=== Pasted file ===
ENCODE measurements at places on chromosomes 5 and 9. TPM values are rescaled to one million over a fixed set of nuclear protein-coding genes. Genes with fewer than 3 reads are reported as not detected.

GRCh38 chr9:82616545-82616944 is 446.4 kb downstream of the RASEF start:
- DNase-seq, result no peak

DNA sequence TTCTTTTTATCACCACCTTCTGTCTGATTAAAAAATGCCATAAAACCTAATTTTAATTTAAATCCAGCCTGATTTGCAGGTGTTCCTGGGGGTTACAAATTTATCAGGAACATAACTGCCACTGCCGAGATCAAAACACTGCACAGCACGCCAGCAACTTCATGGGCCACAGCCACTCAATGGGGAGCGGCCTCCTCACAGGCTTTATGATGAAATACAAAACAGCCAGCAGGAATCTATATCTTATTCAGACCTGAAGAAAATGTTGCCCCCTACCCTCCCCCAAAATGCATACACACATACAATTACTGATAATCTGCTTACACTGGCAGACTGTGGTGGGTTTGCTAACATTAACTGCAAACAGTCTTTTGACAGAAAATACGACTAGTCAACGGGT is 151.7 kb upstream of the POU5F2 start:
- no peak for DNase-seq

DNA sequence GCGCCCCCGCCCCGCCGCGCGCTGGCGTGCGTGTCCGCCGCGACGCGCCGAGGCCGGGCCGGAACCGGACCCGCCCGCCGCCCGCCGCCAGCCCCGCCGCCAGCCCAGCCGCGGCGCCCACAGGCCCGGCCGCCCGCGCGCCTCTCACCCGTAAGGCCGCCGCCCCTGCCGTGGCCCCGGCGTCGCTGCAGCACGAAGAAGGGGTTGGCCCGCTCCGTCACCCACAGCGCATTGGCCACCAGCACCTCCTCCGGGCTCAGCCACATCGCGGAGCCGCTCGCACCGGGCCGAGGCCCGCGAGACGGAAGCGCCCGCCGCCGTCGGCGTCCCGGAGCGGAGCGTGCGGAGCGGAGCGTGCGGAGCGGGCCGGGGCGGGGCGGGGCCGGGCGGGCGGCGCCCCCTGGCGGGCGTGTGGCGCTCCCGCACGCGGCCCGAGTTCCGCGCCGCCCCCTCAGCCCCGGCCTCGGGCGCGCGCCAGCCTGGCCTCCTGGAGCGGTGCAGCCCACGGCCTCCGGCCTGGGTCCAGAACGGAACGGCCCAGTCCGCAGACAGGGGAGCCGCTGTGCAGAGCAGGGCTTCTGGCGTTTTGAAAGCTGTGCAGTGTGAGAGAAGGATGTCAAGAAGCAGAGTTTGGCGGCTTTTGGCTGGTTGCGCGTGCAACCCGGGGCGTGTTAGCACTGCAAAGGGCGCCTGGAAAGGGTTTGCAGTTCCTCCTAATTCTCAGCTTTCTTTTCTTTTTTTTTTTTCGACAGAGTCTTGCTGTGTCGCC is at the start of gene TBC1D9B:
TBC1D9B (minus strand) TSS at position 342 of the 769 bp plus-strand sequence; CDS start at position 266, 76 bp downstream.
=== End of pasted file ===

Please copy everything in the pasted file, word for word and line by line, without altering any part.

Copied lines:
ENCODE measurements at places on chromosomes 5 and 9. TPM values are rescaled to one million over a fixed set of nuclear protein-coding genes. Genes with fewer than 3 reads are reported as not detected.

GRCh38 chr9:82616545-82616944 is 446.4 kb downstream of the RASEF start:
- DNase-seq, result no peak

DNA sequence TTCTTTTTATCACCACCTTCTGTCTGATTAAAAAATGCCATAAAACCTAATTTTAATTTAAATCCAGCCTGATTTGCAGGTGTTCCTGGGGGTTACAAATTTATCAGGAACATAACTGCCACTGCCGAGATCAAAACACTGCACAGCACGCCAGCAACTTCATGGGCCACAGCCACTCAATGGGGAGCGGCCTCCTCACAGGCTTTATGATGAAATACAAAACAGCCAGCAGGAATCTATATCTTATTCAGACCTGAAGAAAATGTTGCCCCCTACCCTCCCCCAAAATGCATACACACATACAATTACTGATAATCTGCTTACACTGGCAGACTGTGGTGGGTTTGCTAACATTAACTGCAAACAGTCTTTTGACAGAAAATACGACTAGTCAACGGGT is 151.7 kb upstream of the POU5F2 start:
- no peak for DNase-seq

DNA sequence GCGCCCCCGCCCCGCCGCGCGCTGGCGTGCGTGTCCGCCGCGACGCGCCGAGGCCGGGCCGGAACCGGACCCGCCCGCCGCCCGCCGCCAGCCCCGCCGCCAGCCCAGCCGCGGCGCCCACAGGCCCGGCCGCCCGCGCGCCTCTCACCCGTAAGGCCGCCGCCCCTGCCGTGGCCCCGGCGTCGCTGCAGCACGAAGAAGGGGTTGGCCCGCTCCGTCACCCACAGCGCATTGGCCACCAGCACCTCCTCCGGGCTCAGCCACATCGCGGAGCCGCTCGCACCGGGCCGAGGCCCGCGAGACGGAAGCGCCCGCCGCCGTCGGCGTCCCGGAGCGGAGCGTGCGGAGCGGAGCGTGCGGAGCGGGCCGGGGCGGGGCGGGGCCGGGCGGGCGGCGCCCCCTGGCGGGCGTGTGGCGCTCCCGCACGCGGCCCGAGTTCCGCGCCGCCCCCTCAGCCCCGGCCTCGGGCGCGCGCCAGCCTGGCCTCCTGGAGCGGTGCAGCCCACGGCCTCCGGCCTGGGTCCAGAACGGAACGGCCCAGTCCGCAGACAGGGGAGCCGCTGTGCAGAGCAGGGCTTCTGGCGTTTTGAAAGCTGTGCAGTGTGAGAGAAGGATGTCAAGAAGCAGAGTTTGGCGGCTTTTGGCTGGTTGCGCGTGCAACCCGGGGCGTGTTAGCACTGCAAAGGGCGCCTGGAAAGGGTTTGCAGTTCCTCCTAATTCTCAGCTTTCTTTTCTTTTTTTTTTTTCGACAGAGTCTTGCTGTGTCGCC is at the start of gene TBC1D9B:
TBC1D9B (minus strand) TSS at position 342 of the 769 bp plus-strand sequence; CDS start at position 266, 76 bp downstream.